Economists at the European Bank for Reconstruction and Development (EBRD) says efforts to counteract the Covid-19 pandemic create an opportunity to “tilt to green” the large-scale recovery spending being pledged, making it a key accelerator towards a low-carbon economy. Vanora Bennett explains in an article on the EBRD website.
Spending to counteract coronavirus creates chance to “tilt to green”
Green economy will need nurturing through government policy, say EBRD economists
The coronavirus crisis has diverted attention away from climate change mitigation, but the latest report by EBRD economists says efforts to counteract the Covid-19 pandemic create an opportunity to “tilt to green” the large-scale recovery spending being pledged, making it a key accelerator towards a low-carbon economy.
But developing these green benefits will require governments to take careful policy action, says the EBRD report, adding that governments seeking to protect their citizens medically and economically in the short term should also look to the long term and protect the environment.
Despite calls from some countries in eastern Europe to ignore climate concerns and pour stimulus money into existing high-carbon businesses, the report urges governments not to be seduced into supporting fossil fuels.
Experience during and after the 2008-9 financial crisis suggests that, in the crisis of more than a decade ago, global greenhouse gas emissions initially dropped as they have in recent weeks, as normal economic activity stalled. But they quickly rebounded in 2010 and have been rising steadily since, partly because the chance was missed to use the vast amounts of public money to set the world on a green path.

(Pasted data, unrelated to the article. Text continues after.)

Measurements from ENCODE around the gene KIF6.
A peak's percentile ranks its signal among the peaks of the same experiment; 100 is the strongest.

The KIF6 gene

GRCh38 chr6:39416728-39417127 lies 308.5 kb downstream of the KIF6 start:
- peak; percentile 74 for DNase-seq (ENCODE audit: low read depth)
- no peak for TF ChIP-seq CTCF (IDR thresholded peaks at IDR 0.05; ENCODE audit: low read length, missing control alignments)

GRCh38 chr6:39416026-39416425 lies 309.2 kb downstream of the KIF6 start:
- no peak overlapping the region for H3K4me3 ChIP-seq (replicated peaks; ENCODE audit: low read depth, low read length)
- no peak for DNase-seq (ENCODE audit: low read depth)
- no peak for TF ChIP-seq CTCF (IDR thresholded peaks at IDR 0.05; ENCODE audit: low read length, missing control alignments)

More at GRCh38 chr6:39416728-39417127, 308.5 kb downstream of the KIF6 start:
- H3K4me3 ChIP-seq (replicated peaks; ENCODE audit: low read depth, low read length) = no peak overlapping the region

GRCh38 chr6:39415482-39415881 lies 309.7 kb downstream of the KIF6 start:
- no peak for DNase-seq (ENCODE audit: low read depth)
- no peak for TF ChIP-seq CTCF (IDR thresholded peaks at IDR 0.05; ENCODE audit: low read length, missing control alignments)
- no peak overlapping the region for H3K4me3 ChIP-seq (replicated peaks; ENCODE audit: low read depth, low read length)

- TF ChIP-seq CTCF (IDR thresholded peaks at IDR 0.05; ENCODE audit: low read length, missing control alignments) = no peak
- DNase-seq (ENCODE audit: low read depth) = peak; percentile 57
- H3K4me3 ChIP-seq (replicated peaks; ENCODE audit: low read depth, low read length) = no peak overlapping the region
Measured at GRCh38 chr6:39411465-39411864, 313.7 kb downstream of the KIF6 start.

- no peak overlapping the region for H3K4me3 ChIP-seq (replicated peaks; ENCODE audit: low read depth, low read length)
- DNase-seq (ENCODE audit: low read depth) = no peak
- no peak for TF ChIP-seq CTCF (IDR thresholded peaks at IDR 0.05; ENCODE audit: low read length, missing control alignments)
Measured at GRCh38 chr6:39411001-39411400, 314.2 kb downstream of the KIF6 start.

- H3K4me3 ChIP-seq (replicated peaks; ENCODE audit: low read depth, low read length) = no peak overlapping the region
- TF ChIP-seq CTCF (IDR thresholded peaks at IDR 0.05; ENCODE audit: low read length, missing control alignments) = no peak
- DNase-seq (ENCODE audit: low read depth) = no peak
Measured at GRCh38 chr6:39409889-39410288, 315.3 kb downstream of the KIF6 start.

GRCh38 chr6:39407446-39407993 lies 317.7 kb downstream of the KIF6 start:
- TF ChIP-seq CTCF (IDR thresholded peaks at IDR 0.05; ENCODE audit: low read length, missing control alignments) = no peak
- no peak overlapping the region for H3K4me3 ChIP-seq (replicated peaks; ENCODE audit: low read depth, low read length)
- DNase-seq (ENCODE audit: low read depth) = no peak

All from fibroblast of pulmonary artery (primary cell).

Failing to set the world on a greener path this time would be a lost opportunity, says the report, urging governments to work together to address the climate emergency more effectively.
While data from the latest EBRD-EIB-WB Enterprise Surveys shows firms in countries where the EBRD works are unlikely to change spontaneously the way they work and are not yet very climate change aware, they do become more aware and try to improve their green credentials if they face customer or government pressure.
In return for public money, the report recommends, firms should commit to reduce their environmental footprint. More broadly, governments should put climate action and resilience at the core of economic stimulus packages and prioritise support towards green firms. This will ensure that public spending helps address both the current economic crisis and the ongoing climate crisis.
The consequences of failure, the report says, are not only a worsening climate emergency but also the increased likelihood of more pandemics:
“Climate change, biodiversity loss, and financial collapses share some similarities with Covid-19: they do not observe national or even physical borders and they can be managed only through collective action that starts long before they become full-blown crises. Moreover, deforestation, biodiversity loss, and climate change make pandemics more likely. Likewise, the Intergovernmental Panel on Climate Change warns that global warming will likely accelerate the emergence of new viruses.”
The green recommendation was part of a broader examination of the economies where the EBRD works. The report’s main thrust was that the coronavirus pandemic would lead to a significant contraction in output across the EBRD’s emerging economies. A swift recovery, while not guaranteed, is possible.
The extent of the contraction and the speed of recovery will depend largely on the duration of measures to contain the virus, which even now is expected to result in the greatest disruption to global economic activity since the Second World War.
The EBRD will issue forecasts for the economies in its regions on 13 May.
The report is available at the EBRD link below.